In some of the countries where FSD operates, climatic conditions fluctuate between extremes. The dry and scorching summers are followed by harsh winters where snow and rain fall in abundance. These variations not only greatly affect the daily lives of the inhabitants of these regions, but also the work of our deminers. As the festive season approaches, FSD teams are taking measures to adapt to these conditions in order to continue, where posssble, to prevent accidents related to mines and unexploded ordnance. Some teams, however, have to pack up every winter.
For deminers, working in a thunderstorm or on a snow-covered field can lead to a hazardous situation. The arrival of winter is therefore a significant event. In Afghanistan, Iraq and Ukraine, FSD personnel are now starting winterization measures.
The winter landscape is most spectacular in the Pamir Mountains of Afghanistan. From mid-December, the mercury drops below zero and the minefields are sometimes covered with several meters of snow. It is therefore impossible to use metal detectors, which must be placed a few centimeters from the ground surface to operate. Even if the snow cover is thin and does not preclude the use of the detector, the ground is usually frozen, making the excavation of explosive devices very difficult and dangerous. In addition, most of the small roads used by deminers are impassable during this season. The Afghan deminers thus have no choice but to stop their activities until Spring. The temporary camps which serve as their bases are dismantled and the equipment brought back to the headquarters in Kalaikhum, in neighboring Tajikistan. The deminers will then take a well-deserved leave. At the end of January, the team leaders and part of the staff will return to Kalaikhum for a month-long refresher training period, then prepare the equipment before the resumption of clearance in March. Nonetheless, it is important to remain vigilant in the Spring , due to the frequent floods and landslides during this period.
In Iraq, snowflakes are rare, but winter brings cold temperatures, wind, fog and rain. Deminers, equipped with all-terrain vehicles, waterproof boots and warm clothing, can cope with a little drizzle. But the job becomes too dangerous when it rains heavily: the ground gets slippery, increasing the probability of a fall, and the tools are quickly covered with mud, hampering the precision of the maneuvers. The risk of lightning is also not negligible. There is no total shutdown of winter operations in Iraq, however: deminers simply stop when the weather is not favorable, and resume as soon as possible.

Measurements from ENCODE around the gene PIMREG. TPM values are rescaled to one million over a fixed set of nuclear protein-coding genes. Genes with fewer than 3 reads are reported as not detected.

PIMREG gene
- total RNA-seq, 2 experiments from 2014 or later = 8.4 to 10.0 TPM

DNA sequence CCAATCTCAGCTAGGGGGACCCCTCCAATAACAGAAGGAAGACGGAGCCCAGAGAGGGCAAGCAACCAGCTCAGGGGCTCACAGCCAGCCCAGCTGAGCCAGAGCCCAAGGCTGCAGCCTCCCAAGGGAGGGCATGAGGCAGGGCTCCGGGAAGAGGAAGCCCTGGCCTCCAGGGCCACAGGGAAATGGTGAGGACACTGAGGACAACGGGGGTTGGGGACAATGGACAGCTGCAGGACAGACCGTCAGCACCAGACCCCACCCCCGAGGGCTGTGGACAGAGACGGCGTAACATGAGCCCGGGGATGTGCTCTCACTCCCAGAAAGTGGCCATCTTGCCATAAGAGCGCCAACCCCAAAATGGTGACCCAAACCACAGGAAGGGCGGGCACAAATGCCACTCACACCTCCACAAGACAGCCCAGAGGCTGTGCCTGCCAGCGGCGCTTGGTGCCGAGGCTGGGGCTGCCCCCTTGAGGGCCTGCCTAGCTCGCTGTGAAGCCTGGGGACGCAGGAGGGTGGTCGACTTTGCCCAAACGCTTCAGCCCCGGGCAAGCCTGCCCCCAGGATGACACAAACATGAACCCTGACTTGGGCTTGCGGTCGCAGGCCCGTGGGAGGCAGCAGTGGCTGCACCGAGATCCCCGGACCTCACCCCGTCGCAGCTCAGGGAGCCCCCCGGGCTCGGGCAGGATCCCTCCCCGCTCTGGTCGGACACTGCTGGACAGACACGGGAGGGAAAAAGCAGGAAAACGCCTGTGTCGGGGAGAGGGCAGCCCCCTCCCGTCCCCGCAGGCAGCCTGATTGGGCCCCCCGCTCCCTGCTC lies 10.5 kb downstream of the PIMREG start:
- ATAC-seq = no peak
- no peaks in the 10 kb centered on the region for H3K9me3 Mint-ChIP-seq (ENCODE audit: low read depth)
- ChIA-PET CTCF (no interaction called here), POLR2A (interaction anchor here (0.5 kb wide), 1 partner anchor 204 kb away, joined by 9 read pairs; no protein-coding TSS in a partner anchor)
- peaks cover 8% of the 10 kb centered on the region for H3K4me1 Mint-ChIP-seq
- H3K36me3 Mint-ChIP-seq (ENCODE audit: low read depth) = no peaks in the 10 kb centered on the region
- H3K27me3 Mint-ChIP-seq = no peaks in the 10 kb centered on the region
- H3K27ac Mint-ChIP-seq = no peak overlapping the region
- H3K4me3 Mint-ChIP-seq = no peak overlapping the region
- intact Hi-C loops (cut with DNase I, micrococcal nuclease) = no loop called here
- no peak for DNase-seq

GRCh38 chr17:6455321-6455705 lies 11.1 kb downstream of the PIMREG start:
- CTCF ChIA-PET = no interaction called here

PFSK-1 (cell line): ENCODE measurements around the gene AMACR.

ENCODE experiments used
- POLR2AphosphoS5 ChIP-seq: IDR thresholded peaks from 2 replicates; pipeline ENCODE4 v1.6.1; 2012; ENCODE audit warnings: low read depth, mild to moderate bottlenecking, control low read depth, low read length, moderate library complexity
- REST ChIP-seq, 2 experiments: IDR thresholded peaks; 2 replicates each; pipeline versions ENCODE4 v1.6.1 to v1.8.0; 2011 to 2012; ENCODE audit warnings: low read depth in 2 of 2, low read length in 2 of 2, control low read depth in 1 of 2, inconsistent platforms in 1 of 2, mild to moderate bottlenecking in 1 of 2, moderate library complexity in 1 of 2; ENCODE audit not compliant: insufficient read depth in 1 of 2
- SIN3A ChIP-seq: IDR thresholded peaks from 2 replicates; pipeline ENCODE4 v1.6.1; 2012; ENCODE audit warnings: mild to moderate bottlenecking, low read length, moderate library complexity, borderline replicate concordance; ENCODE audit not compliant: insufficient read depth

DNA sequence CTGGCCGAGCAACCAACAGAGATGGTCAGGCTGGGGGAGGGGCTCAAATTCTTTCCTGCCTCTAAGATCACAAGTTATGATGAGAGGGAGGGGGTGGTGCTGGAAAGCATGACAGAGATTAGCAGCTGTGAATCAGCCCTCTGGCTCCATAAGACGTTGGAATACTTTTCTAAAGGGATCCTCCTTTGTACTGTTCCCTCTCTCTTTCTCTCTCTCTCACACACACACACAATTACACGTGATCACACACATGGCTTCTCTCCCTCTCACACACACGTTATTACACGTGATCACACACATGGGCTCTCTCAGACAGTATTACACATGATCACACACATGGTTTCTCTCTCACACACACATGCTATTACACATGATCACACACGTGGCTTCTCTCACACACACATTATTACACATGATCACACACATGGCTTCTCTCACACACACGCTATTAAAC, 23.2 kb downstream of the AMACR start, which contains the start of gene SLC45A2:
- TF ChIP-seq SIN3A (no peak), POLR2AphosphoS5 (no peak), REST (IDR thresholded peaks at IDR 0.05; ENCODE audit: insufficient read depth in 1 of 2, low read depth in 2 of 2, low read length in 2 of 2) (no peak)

In Ukraine, winter arrives very early, sometimes already at the end of October. Between December and February, the temperature fluctuates between zero and minus ten degrees and the snowfall is significant. Similar to Afghanistan, this implies an annual suspension of operations for our deminers. If the roads are passable, however, explosive ordnance risk education and survey activities can continue. “Our teams are experienced and well prepared for the cold season, but each year the wintering process reminds us that the most vulnerable people are hit hard by these harsh conditions, said Matthew Wilson, FSD Head of Operations. During this holiday season, let us take a moment to think about the courageous and challenging work of our teams in the field, as well as the populations facing war and the cold.”
“I was playing outside with some friends when one of them picked up a piece of metal lying on the floor. Suddenly there was an explosion. We all fell to the ground. I felt like I had been hit in the back. ” Sanita, 11 years old.
Like Sanita, many children walk in areas contaminated with landmines and unexploded ordnance on a daily basis. Since 1997, FSD has worked tirelessly to locate and eliminate these dangerous legacies of war around the world, and to prevent accidents through awareness campaigns. FSD also remediates sites polluted by toxic waste, and supports peace and development in conflict-affected countries.
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